Crispi Guide GTX and Hunter GTX REVIEW
By Billy Molls, Guest Contributor
For the past 21 years, my feet have been laced up in hunting boots more than any other type of footwear. I’ve spent 90-180 days each year guiding hunters in Alaska, and guiding across the West for elk, mule deer, and bighorn sheep. I’ve also been fortunate to do a little hunting here and there of my own. While hunting gear has drastically improved since I started, finding the ultimate hunting boot has eluded me.
This fall I spent 86 days across Alaska guiding in the Brooks Range mountains for Dall sheep and grizzly, the boggy Arctic flats for caribou, the rolling lichen-laiden hills of Western Alaska for moose and grizzly, and the timeless bear country of the Alaska Peninsula for brown bear. My entire season hinged on the performance of two pairs of Crispi boots: The Hunter GTX and The Guide GTX.
This was my first experience with Crispi, and I must say that, overall, I was very satisfied with their performance. Both pairs performed equally well, but I found myself preferring the Hunter, mainly do to the extra 2” of upper, which translates into more water clearance, and most of all, more heel stability (this has always an issue for me). With the aforementioned being the only noticeable difference between the two models, I will otherwise review them as though they are the same boot.
From hot and dry to cold and wet, there is perhaps no place on earth that is more unforgiving than Alaska. Sooner or later, the Last Frontier will always expose inferior equipment.
Crispi Guide GTX and Hunter GTX-
Specs- I’m far from an engineer and perhaps on the low-side of being tech savvy, so click below for the nitty gritty right from the horse’s mouth:
Here are my experiences with the boots/process rated 1-10 with 10 being the best.
INITIAL IMPRESSION: 10 out of 10- I’ve laced up enough boots that upon first inspection I could tell these we’re quality boots. The stitching was clean and the construction looked good and not over-engineered for ascetics like many of today’s trendy brands.
FIT/BREAK-IN: 9- I ordered both boots in US 11.5 EE. I knew the instant I slipped my foot in them they were too short. Crispi’s customer service was phenomenal! In five days, I had a size 12. (I really appreciate the fact Crispi offers most of their boots in Wide.) There was little, if any, slippage. Both pairs felt as though they were already broken in. Even in the hot, humid Wisconsin summer I didn’t get a single blister. I put no more than 50 miles on each pair before heading to the bush.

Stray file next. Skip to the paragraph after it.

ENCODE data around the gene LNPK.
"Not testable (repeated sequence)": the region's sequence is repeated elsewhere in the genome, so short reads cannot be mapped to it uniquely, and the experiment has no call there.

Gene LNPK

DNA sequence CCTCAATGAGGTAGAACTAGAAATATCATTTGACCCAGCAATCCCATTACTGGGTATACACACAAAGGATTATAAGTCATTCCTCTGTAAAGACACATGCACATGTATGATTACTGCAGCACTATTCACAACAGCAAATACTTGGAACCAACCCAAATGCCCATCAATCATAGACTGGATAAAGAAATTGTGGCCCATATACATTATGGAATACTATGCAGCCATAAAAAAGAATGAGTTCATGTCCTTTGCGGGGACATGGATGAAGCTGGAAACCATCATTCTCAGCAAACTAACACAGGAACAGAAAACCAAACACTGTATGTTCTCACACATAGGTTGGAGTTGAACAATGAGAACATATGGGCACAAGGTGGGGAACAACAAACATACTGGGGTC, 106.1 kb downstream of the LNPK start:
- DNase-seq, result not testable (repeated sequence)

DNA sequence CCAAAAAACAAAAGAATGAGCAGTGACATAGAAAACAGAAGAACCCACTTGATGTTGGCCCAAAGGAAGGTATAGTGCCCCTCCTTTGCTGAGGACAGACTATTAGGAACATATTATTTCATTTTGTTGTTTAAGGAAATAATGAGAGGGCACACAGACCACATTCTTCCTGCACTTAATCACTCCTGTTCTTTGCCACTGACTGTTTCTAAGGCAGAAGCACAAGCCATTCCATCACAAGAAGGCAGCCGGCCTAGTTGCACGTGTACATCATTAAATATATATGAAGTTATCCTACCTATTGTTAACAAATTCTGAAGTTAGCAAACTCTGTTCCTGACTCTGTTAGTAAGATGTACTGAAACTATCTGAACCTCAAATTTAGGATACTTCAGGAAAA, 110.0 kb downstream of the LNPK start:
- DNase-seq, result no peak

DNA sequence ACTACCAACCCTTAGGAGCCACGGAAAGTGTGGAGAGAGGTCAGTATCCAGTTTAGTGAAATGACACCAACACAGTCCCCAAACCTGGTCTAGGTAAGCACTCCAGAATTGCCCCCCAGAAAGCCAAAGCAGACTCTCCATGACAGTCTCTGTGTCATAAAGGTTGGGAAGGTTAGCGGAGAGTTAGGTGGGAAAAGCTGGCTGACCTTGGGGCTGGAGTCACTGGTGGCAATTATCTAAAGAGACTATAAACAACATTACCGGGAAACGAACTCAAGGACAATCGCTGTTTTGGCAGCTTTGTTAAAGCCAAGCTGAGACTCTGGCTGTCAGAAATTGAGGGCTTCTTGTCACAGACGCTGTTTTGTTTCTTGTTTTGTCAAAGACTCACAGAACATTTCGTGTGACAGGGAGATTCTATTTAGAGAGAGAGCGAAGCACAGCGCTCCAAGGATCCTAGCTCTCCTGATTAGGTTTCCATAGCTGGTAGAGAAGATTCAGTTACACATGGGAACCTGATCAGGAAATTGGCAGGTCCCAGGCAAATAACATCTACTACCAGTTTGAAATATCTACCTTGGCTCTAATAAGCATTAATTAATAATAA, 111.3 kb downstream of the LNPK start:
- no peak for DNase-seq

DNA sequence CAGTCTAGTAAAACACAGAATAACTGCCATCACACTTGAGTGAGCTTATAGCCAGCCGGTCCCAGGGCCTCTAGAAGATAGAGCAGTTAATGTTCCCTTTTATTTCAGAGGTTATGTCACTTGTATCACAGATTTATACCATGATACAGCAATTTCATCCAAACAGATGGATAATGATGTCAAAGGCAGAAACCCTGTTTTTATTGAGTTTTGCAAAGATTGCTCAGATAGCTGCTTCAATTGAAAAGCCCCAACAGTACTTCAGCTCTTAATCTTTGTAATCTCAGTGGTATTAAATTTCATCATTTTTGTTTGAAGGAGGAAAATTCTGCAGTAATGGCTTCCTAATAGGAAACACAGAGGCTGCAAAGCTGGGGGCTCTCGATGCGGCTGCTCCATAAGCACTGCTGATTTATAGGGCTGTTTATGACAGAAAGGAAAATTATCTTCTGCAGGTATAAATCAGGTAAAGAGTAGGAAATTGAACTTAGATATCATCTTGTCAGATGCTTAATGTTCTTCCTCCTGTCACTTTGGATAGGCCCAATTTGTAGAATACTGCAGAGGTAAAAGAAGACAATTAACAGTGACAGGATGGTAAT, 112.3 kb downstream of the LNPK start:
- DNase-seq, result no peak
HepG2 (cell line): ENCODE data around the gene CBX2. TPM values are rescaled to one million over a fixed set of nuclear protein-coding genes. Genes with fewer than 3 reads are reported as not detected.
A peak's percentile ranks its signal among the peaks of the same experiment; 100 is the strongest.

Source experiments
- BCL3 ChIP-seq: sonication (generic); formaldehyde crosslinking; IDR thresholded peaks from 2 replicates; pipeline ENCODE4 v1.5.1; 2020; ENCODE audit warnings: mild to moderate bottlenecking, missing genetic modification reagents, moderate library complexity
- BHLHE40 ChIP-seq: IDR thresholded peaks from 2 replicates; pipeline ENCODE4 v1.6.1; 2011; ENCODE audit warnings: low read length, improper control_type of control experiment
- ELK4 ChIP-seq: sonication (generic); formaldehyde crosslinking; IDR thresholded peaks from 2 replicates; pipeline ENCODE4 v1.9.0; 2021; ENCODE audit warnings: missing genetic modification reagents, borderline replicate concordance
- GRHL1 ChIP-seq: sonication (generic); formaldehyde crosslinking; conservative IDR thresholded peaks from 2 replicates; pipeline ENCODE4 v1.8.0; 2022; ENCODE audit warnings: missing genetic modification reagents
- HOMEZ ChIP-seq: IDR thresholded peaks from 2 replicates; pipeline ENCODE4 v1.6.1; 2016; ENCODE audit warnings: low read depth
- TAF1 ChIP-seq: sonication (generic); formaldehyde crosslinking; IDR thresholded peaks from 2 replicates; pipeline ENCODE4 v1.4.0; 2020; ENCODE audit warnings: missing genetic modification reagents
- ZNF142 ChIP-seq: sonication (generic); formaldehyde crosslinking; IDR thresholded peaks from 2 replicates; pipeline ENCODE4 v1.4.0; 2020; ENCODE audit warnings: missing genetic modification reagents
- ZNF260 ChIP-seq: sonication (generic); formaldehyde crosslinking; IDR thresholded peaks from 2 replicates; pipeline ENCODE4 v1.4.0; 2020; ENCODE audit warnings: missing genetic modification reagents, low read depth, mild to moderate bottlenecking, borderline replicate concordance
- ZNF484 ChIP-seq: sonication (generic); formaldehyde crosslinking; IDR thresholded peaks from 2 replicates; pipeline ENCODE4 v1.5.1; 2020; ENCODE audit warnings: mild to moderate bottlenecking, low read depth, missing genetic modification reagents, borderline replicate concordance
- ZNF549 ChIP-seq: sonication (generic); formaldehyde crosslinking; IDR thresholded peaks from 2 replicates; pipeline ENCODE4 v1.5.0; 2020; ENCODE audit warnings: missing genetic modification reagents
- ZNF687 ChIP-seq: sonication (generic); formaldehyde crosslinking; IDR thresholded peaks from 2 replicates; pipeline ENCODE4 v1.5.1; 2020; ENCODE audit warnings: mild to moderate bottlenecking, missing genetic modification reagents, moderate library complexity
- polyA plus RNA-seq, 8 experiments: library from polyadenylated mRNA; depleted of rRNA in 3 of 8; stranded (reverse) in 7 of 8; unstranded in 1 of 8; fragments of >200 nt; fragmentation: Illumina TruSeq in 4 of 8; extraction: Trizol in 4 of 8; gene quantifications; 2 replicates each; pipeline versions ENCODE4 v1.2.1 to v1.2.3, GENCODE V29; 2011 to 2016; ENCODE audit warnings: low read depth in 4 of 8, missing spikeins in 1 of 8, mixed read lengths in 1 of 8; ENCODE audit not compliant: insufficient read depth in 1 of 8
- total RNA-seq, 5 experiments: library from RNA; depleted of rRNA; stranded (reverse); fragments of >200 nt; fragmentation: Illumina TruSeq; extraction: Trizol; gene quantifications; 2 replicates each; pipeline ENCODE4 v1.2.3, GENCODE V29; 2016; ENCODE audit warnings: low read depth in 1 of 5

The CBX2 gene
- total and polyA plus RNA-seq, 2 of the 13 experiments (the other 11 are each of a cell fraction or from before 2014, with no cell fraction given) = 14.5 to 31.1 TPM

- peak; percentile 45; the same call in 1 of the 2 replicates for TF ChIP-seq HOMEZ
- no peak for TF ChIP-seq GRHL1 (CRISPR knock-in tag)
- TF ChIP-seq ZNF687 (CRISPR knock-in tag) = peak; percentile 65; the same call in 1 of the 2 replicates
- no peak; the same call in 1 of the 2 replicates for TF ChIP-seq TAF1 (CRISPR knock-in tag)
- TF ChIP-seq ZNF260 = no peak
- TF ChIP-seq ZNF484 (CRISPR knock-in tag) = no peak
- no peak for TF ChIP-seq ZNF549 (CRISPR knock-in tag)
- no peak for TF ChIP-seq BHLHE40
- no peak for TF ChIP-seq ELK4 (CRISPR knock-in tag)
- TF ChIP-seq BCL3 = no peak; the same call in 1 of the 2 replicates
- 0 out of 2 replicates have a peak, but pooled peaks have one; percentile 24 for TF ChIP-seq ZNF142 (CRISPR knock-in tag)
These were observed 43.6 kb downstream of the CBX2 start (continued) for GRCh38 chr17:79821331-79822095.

WARMTH: 9- Obviously, these are boots for the active hunter. Both pairs have 200 grams of insulation. Overall these boots served me very well for temps ranging from 15F-75F. For warmth in boots, I focus more on keeping them dry than I do insulation, which is why I bring two pairs of boots with me. If I only brought one, they would be damp from sweat from day one and never dry again until I got home. You can have 2,000 grams of insulation, but if you’re boots are damp, your feet will get cold!
STABILITY/SUPPORT: 9.5- For me, these boots offered perfect stability for the variety of terrain I hunt in. I did get blisters on my heels the first week or twp, but my feet soon toughened up and were golden for the rest of the season. Traction was great. The toe offered plenty of leverage in steep rock and shale, but they rolled over nice on flat terrain. Side-hilling was a breeze.
COMFORT: 10- These are the most comfortable hunting boots I’ve ever worn! Throughout the fall I marveled at the fact it felt as though I didn’t have anything on my feet. I’ve never had boots conform so well to my feet, yet they still offered great support.
DURABILITY: 10- Over the course of 86 days, I took these boots from saltwater to mountain peaks. I have to say they look great inside and out. Not single stitch is out of place, the soles have lots of life left in them, the rand is completely intact, and the leather looks great. I typically get two seasons out of my boots if I rotate them. The ultimate durability test will come at the end of next fall, but at this point I have every confidence they will perform well.
WATERPROOFNESS: 9- I’ve yet to find a leather hunting boot that doesn’t eventually leak. About Day 75, after probably 500 creek crossings and more boggy miles than I care to discuss, I started noticing moisture along the outstep of my insoles. Realistically, I was actually very impressed they held water as long as they did.